ERIC RANDALL MORRIS: It’s been pivotal – without it I don’t think the project would have happened. My architecture background helped direct and articulate my curiosity. Architecture gave me a critical eye, and the means to explore my thoughts through visual experimentation. I believe art and architecture are intrinsically connected; and my series An American Hyperreality is a means to express this relationship.
FG: Describe your work in three words.
ERIC RANDALL MORRIS: Dystopian / Metaphysical / Dream-like
FG: What are your creative approach and creation process like? How do creative ideas come to you?
ERIC RANDALL MORRIS: I dream all of the time, and I’m always trying to bring these dreams to some form of reality. I’m constantly sketching out these futures; sometimes I can’t remember or have difficulty replicating them, but I have a very iterative process when it comes to visualizing. It can be exhausting, but I’ll sit down and throw myself into a design until it feels finished. It’s like all of my designs lie on this continuum and I’m simply trying to figure out where they’re taking me.
FG: Beyond photography (and architecture), which other forms of artistic expression do you enjoy?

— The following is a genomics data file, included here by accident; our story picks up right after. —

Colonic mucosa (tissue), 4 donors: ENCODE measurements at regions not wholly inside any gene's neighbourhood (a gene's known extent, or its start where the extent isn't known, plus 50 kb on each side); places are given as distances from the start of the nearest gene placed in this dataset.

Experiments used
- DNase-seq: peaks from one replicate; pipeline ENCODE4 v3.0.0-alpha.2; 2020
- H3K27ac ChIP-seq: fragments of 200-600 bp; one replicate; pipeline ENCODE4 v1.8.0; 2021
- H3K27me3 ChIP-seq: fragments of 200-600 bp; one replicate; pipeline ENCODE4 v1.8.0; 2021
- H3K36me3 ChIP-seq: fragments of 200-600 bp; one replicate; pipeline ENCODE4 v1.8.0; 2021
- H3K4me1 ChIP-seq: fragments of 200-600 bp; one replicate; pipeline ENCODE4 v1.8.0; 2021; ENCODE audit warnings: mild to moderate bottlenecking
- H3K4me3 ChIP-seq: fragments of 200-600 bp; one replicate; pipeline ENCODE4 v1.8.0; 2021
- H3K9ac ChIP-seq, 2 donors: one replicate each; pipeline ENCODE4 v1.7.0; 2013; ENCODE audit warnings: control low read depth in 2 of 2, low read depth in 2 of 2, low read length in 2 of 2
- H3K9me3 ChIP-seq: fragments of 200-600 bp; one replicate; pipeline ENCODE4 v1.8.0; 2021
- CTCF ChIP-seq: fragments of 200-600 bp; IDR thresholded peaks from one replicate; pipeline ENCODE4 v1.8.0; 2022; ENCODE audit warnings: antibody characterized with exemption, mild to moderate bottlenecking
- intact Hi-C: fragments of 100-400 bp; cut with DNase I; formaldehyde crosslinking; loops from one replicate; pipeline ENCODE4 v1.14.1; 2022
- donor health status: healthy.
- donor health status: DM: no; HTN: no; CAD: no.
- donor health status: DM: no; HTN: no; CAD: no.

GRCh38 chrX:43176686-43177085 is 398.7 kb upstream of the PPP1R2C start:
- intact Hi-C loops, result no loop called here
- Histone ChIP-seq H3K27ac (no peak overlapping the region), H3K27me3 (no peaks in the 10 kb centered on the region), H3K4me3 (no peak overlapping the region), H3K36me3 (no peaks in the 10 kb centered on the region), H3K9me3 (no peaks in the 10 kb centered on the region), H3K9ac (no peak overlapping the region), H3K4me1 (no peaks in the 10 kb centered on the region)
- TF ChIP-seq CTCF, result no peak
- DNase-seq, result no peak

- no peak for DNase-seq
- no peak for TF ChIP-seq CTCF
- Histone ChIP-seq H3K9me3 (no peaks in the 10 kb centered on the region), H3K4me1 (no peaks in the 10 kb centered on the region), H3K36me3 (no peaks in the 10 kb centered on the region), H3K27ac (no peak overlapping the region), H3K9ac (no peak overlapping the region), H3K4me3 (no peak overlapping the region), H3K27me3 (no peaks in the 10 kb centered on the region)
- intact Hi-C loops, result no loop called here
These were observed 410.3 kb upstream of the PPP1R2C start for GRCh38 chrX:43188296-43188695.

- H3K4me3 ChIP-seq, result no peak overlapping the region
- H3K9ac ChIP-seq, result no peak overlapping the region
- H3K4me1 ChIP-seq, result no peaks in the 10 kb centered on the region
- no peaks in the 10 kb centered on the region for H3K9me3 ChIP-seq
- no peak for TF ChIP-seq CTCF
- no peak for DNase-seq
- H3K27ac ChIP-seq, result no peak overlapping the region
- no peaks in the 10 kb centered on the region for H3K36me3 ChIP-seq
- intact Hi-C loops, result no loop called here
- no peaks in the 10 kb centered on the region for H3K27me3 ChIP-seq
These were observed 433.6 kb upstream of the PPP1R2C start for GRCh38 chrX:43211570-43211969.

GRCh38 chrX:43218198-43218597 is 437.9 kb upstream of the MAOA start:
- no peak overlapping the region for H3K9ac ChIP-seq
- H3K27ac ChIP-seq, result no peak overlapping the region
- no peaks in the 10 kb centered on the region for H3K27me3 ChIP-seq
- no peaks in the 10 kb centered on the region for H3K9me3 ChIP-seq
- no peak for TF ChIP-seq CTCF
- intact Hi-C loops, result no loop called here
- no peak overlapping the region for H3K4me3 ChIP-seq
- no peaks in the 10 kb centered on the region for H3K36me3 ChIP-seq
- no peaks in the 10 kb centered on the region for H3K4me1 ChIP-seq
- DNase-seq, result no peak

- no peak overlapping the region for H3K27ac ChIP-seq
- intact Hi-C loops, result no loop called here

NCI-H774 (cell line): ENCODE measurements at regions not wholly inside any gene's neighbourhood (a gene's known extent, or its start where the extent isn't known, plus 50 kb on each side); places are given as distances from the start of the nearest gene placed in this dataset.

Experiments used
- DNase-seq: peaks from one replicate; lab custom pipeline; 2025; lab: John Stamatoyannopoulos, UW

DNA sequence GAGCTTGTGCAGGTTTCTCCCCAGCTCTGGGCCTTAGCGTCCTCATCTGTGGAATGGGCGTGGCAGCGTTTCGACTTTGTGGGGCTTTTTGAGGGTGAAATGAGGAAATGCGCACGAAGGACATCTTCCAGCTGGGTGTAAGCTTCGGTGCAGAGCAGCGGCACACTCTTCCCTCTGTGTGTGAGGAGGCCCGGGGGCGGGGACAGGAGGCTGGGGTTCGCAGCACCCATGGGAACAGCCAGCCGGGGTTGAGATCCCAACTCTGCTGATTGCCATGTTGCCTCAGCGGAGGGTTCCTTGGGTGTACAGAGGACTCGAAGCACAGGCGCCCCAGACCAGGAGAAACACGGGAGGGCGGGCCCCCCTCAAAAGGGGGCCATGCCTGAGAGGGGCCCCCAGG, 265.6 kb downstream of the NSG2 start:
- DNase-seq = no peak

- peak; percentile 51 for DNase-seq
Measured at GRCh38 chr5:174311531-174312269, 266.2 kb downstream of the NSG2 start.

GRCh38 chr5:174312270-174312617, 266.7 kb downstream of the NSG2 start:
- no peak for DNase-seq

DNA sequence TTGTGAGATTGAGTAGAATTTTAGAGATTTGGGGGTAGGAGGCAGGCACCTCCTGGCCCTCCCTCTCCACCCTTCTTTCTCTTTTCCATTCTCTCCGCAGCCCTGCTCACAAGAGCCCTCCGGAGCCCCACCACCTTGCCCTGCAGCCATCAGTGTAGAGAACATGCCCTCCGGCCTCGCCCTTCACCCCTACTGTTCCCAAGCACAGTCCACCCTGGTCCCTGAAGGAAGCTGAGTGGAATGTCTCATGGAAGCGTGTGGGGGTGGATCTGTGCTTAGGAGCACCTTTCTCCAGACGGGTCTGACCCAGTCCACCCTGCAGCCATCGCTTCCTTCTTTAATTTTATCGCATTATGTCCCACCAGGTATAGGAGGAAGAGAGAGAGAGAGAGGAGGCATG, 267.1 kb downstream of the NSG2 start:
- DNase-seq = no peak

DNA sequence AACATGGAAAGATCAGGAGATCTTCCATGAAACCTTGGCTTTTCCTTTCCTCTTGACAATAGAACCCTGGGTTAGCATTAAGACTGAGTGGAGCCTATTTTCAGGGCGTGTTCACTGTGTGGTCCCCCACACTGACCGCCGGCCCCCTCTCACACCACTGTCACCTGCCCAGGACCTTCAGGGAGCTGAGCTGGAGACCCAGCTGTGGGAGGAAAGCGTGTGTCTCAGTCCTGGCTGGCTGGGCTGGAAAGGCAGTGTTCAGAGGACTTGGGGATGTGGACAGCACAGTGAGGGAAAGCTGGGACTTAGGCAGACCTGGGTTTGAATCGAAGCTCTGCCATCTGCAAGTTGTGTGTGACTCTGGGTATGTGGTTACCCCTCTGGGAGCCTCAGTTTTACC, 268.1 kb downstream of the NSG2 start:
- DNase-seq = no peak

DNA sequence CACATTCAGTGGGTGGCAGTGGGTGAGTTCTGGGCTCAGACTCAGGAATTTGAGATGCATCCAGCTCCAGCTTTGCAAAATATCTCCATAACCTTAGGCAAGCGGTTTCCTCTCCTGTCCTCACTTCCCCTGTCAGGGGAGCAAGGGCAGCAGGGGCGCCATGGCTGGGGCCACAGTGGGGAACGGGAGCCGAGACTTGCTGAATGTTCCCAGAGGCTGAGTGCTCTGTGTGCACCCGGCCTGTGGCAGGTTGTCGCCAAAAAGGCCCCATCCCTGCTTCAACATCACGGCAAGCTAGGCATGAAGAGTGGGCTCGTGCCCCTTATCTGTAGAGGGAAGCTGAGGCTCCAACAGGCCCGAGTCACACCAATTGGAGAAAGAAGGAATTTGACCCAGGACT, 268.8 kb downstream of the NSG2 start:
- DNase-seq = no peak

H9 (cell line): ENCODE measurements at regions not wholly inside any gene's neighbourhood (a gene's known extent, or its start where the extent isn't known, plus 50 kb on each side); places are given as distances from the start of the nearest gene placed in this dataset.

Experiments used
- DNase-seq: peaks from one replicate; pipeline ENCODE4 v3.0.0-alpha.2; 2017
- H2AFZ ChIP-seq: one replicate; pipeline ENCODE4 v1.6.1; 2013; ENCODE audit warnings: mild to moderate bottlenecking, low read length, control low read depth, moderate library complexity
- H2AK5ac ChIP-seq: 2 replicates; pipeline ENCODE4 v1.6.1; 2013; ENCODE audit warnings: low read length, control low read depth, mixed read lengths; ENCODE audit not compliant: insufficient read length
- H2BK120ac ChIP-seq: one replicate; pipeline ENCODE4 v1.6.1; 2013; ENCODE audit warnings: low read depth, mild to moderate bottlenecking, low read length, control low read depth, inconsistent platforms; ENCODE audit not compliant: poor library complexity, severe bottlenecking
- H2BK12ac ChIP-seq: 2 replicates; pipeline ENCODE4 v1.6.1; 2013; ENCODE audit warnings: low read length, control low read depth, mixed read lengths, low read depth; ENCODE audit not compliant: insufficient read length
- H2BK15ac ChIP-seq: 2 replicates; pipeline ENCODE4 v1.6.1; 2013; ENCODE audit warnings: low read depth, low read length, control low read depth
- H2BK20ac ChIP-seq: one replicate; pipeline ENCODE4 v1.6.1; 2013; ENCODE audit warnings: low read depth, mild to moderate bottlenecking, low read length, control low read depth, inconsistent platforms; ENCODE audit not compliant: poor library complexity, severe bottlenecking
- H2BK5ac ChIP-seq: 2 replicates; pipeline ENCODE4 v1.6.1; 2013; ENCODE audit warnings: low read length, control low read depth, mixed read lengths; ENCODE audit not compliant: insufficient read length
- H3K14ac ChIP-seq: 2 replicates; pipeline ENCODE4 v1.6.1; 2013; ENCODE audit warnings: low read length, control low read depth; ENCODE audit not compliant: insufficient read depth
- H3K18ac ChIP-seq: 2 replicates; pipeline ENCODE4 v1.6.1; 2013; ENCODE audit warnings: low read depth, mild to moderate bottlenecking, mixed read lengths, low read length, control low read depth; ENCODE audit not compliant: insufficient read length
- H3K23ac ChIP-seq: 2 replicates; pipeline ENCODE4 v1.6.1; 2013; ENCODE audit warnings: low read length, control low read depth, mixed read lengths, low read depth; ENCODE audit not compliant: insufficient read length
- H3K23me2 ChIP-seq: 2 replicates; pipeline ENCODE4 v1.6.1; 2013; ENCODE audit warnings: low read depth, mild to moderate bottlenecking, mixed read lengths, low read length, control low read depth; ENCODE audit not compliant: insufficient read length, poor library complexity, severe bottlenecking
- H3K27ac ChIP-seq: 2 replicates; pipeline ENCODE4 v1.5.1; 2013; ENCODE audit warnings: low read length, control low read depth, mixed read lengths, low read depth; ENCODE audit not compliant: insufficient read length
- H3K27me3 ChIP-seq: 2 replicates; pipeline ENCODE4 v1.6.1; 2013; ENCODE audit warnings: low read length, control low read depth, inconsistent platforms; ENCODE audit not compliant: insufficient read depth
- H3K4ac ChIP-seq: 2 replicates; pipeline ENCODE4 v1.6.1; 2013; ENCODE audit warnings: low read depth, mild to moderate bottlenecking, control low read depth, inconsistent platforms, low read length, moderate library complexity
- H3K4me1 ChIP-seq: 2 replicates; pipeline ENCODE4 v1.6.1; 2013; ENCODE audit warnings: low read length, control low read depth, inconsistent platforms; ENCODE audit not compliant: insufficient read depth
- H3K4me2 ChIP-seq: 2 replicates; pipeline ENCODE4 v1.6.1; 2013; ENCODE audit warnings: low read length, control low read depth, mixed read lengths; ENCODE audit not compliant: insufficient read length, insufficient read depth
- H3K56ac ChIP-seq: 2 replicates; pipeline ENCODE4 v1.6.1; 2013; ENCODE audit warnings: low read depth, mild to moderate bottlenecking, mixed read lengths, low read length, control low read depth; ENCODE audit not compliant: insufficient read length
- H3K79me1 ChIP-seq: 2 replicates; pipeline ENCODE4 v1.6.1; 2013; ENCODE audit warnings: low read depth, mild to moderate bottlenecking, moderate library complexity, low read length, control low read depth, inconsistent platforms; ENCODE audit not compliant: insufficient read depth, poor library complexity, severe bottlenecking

ERIC RANDALL MORRIS: Drawing is a huge passion of mine. I sketch and draw all of the time, but sitting down and producing large free handed drawings is so mediative for me. I gravitate towards very minimal + abstract compositions that are equal parts geometric exploration and aggregative studies. I’ve been developing this drawing series into a comprehensive collection titled ‘Circumscribed’ – it’s under the radar for now, but I hope to share this series with you all soon!
FG: Can you mention an artist, artwork or series of art projects that particularly influenced/inspired you in your work as an artist?
ERIC RANDALL MORRIS: Architecturally, Atelier Bow-Wow and Pezo von Ellrichhausen are firms that graphically engage architecture in such unique and inspiring ways. Also digital artist, Mike Winkelmann, widely known as Beeple, renders new surreal retro-futuristic scenes every day. I’d describe his images as a mix of Bladerunner, Akira, and Dr. Suess (also a huge inspiration). All of these artists heavily influence my work and imagination with their ideas + compelling imagery.